Abstract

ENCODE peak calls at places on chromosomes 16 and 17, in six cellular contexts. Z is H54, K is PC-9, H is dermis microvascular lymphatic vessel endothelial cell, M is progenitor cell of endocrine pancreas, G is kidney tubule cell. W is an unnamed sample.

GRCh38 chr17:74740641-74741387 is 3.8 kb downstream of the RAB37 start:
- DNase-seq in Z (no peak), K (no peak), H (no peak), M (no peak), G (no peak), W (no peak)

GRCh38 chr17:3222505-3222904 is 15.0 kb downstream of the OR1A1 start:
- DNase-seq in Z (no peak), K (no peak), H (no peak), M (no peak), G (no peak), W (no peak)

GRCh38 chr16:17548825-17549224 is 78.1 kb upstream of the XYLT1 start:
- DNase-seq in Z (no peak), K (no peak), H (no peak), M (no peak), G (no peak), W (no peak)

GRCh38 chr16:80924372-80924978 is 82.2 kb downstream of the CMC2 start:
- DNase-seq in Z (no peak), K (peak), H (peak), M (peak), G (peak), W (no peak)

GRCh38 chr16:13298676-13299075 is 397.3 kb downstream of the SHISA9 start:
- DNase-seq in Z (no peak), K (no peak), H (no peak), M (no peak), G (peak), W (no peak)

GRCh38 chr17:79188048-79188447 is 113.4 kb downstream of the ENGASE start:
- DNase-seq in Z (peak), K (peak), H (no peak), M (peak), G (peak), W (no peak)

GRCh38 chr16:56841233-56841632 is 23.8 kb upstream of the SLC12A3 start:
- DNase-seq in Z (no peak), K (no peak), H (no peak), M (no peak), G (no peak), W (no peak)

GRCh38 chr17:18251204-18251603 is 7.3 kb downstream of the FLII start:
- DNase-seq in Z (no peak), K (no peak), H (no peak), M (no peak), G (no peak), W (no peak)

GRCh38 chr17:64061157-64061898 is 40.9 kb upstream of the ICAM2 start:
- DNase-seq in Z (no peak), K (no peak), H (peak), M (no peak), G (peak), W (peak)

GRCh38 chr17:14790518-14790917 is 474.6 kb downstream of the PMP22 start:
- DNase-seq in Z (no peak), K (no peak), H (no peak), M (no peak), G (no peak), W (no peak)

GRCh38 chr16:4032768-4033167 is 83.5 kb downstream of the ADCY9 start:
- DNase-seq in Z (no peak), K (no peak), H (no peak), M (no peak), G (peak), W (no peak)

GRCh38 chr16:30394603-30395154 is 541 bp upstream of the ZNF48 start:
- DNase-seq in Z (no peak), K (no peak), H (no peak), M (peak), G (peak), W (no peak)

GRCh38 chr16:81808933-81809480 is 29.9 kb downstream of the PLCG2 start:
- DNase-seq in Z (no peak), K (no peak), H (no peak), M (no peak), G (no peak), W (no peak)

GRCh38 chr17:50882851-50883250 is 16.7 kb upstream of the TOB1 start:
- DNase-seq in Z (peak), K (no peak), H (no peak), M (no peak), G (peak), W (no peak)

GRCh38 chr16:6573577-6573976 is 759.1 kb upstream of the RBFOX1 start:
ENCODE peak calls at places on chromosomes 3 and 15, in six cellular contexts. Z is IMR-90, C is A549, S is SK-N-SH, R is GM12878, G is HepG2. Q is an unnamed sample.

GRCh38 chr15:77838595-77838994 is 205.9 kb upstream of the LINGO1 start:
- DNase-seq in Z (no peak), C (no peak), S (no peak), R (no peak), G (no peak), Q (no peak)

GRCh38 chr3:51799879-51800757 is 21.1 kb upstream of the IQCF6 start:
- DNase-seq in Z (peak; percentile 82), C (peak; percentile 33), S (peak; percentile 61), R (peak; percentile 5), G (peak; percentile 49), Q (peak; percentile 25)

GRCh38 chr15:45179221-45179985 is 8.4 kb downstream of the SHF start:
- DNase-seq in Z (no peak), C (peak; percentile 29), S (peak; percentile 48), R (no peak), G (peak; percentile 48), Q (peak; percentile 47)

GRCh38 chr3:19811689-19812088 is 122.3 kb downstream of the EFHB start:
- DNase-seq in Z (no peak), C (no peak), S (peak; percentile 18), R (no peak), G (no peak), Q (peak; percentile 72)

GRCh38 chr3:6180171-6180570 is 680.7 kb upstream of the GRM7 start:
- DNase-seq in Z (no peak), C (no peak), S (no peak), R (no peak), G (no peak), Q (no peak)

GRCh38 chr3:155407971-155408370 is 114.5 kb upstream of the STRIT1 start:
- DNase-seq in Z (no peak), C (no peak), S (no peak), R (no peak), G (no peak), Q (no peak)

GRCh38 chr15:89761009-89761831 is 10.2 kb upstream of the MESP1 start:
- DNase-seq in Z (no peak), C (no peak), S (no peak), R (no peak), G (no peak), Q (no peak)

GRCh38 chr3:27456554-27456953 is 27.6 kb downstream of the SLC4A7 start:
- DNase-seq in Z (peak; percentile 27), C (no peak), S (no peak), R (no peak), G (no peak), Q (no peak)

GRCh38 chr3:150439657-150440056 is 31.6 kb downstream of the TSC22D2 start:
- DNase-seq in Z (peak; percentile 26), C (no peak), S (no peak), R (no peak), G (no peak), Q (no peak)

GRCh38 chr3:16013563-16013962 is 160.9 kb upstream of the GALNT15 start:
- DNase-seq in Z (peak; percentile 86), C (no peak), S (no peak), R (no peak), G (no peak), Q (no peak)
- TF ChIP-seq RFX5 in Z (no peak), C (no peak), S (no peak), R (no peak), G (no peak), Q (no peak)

This paper explores corporate sustainability disclosure practices in a global context. A unique sample of 2009 sustainability reports from some of the world’s largest companies in 24 diverse countries are examined using a comprehensive disclosure index. These reports are analysed to better understand how company characteristics and institutional factors explain sustainability communication using a legitimacy theory framework. The world renowned Global Reporting Initiative 2006 guidelines are used as the benchmark disclosure index checklist. The empirical results indicate that the average level of sustainability disclosure is a surprisingly high 61.9 percent. Statistical analysis indicates that high profile industries and additional assurance procedures influence the disclosure of more sustainability information. Interestingly, companies operating in emerging country systems disclose more sustainability information than Anglo-Saxon or Communitarian jurisdictions. Consistent with legitimacy theory, these results suggest that these globally well known firms use sustainability disclosure as a legitimising tool.

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